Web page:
Apple doesn't deserve the less harsh, shorter term punishments dealt to publishers involved in the ebook price-fixing case, according to a filing by the Justice Department. Without saying as much directly, the letter from DOJ lawyer Lawrence Buterman hints that things may have worked out more favorably for Apple — at least in terms of repercussions — had the company opted to join the five implicated publishers in settling earlier. "Apple should not be rewarded with the same terms received by those that chose to settle to avoid the risks of litigation," it reads. The filing serves as a response to objections raised by Hachette, HarperCollin, Macmillan, Penguin and Simon & Schuster over the DOJ's proposed penalties against Apple.

Publishers very much favor the "agency model" that Apple embraced with its iBookstore, which placed ebook pricing power in their hands rather than letting Amazon and Barnes & Noble set their own cost structure. And while they've already agreed to abandon the agreements for a period of two years, the companies maintain that forcing Apple to avoid such deals for five years goes too far. The DOJ is "attempting to impose a specific business model on the publishing industry, despite their express and repeated representations that they would play no such role" the publishers wrote yesterday.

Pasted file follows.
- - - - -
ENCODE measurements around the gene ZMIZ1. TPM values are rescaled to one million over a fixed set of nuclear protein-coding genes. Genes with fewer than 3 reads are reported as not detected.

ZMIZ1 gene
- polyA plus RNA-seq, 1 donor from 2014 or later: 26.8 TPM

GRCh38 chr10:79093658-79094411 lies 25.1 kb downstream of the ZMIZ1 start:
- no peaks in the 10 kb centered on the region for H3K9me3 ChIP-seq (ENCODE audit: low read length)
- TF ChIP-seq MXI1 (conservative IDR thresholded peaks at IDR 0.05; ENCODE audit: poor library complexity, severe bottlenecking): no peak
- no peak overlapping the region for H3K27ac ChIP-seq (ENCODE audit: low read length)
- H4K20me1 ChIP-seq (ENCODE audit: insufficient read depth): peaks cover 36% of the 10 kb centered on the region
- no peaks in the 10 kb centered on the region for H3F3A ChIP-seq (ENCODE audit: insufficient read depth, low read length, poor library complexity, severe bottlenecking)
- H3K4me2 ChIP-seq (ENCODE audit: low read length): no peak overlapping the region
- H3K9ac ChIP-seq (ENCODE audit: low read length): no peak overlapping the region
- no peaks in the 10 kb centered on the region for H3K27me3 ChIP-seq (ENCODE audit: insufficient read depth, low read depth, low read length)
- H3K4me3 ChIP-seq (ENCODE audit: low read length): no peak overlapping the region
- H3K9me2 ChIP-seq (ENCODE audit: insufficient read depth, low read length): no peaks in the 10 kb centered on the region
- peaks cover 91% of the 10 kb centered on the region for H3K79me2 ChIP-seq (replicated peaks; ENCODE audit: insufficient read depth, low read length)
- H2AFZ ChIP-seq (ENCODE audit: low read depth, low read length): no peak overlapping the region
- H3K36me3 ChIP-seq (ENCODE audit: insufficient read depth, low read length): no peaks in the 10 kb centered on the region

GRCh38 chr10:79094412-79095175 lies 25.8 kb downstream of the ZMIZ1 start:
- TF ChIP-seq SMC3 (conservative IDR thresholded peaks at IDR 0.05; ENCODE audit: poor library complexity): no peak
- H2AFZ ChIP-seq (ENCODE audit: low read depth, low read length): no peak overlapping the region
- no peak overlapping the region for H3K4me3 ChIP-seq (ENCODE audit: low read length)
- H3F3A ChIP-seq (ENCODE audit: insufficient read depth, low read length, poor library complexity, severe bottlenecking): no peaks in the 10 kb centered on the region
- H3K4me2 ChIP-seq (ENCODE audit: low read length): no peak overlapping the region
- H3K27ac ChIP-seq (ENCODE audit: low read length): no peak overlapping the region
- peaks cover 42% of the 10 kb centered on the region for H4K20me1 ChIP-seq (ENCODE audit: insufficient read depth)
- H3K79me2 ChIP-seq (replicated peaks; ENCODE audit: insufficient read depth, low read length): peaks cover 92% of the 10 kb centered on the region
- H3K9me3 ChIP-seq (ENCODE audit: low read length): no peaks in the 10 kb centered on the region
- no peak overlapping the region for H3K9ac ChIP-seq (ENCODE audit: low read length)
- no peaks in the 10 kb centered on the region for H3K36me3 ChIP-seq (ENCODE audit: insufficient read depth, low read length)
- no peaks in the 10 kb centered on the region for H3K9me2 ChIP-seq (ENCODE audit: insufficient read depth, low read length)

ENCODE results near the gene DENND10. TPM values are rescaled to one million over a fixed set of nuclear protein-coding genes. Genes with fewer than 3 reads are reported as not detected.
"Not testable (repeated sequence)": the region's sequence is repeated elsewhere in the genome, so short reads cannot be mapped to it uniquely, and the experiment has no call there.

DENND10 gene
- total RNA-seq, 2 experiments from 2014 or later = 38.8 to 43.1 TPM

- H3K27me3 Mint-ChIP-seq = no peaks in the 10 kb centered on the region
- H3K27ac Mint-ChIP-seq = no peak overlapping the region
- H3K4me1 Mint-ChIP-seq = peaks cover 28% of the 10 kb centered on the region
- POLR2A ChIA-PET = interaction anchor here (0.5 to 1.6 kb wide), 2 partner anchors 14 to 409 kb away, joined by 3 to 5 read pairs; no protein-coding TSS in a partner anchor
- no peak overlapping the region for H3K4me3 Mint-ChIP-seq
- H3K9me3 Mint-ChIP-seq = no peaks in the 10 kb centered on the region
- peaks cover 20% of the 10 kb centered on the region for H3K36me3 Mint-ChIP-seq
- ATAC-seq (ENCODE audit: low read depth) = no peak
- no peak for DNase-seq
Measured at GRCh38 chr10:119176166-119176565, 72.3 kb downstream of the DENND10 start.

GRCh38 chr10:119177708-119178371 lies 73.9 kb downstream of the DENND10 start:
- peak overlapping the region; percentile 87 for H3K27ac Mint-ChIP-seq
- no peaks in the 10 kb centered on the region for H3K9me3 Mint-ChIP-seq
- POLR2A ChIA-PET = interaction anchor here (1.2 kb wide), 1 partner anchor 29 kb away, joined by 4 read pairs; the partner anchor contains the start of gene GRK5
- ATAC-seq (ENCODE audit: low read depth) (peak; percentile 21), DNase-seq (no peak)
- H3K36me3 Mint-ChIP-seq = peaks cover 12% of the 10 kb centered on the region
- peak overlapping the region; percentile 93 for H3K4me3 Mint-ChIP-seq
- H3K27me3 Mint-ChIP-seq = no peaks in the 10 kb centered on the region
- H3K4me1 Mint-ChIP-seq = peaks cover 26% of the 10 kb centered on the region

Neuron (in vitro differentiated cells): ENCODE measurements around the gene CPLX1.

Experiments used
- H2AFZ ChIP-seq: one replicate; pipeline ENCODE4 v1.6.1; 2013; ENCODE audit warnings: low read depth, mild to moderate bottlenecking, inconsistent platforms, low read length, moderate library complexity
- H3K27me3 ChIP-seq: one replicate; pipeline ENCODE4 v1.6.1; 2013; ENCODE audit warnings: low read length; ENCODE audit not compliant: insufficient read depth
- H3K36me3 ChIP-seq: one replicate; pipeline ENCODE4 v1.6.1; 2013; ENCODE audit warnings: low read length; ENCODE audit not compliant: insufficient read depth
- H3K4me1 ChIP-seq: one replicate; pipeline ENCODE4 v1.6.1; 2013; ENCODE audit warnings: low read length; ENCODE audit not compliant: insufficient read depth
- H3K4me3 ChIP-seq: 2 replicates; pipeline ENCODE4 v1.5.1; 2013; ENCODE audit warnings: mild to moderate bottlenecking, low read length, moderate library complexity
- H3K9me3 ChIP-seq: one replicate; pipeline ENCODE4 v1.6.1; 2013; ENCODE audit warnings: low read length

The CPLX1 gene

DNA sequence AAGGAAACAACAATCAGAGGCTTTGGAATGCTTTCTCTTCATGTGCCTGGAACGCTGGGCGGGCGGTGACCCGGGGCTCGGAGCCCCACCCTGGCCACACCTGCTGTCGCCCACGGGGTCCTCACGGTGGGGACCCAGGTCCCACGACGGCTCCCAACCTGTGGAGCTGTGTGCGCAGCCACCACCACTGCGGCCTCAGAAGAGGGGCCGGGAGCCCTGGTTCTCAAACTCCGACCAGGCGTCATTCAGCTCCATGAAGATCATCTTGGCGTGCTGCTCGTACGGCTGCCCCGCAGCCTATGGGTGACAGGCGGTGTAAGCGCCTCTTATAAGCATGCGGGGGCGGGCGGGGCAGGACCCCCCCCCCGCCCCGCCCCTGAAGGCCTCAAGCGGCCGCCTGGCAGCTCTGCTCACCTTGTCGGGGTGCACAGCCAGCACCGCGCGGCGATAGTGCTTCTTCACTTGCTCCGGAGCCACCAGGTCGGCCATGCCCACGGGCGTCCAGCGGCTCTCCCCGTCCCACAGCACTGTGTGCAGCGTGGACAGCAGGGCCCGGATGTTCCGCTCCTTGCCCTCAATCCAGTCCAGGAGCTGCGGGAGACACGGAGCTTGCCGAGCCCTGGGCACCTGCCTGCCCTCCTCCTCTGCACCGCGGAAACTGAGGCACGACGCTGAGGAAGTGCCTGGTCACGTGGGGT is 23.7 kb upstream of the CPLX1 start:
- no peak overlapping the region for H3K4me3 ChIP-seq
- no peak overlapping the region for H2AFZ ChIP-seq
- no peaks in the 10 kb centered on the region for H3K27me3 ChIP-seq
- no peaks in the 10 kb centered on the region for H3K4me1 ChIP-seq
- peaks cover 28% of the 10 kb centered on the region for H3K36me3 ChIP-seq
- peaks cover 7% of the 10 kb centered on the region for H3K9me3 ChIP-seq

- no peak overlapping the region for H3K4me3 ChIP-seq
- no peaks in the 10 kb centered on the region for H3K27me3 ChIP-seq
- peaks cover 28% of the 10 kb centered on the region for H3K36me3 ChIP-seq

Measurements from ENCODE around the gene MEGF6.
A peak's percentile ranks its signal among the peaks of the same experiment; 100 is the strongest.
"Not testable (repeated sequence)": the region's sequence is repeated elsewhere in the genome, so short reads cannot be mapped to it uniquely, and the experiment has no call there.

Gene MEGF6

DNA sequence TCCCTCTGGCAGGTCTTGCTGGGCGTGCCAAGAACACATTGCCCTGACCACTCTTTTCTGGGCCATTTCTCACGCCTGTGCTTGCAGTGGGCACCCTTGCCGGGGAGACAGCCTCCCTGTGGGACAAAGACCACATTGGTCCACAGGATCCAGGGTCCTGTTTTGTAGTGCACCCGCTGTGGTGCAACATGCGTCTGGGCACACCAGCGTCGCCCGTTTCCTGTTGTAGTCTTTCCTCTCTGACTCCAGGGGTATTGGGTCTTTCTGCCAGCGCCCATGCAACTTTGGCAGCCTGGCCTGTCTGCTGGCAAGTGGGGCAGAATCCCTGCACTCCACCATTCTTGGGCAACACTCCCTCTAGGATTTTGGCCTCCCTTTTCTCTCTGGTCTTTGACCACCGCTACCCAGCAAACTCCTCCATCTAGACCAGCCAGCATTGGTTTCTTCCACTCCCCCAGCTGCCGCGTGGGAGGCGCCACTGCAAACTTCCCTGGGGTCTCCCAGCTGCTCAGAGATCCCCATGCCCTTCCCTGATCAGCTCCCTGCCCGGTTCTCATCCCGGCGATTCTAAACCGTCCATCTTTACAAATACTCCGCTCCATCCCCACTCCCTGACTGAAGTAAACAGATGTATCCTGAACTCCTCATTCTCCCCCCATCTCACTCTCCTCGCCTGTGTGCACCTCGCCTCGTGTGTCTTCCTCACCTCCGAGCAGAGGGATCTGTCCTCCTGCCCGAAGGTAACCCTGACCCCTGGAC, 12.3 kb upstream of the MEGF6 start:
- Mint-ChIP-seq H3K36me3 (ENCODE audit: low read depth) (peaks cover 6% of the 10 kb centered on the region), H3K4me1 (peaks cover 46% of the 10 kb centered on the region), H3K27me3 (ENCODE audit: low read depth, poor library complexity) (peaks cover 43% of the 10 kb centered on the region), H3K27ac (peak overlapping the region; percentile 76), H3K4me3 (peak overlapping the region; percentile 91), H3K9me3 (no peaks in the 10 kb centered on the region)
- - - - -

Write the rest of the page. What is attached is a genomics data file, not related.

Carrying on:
Justice Department insists penalties are 'necessary'

But the Justice Department insists the proposal is "necessary" to prevent Apple from reverting to its old ways. One thing's clear: the DOJ isn't pleased to see the publishing industry again uniting so soon after the major case. "There is reason to believe the publisher defendants may be positioning themselves to pick things back up where they left off as soon as their two-year clocks run," the letter says. This in and of itself justifies Apple's five-year penalty, which Buterman says will "ensure that Apple (and hopefully other retailers) can discount ebooks and compete on retail price for as long as possible." Judge Denise Cote will have both Apple and the Justice Department in the court room today to further discuss the proposed terms.